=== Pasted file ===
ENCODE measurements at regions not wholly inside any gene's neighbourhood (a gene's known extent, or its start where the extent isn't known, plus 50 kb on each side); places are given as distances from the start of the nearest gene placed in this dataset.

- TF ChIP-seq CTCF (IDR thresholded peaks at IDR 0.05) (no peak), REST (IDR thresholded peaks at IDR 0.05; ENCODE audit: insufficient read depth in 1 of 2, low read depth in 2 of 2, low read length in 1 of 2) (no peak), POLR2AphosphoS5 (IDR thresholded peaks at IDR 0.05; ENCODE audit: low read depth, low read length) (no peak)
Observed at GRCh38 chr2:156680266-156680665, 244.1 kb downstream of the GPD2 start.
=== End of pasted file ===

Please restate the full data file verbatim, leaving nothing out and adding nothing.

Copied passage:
ENCODE measurements at regions not wholly inside any gene's neighbourhood (a gene's known extent, or its start where the extent isn't known, plus 50 kb on each side); places are given as distances from the start of the nearest gene placed in this dataset.

- TF ChIP-seq CTCF (IDR thresholded peaks at IDR 0.05) (no peak), REST (IDR thresholded peaks at IDR 0.05; ENCODE audit: insufficient read depth in 1 of 2, low read depth in 2 of 2, low read length in 1 of 2) (no peak), POLR2AphosphoS5 (IDR thresholded peaks at IDR 0.05; ENCODE audit: low read depth, low read length) (no peak)
Observed at GRCh38 chr2:156680266-156680665, 244.1 kb downstream of the GPD2 start.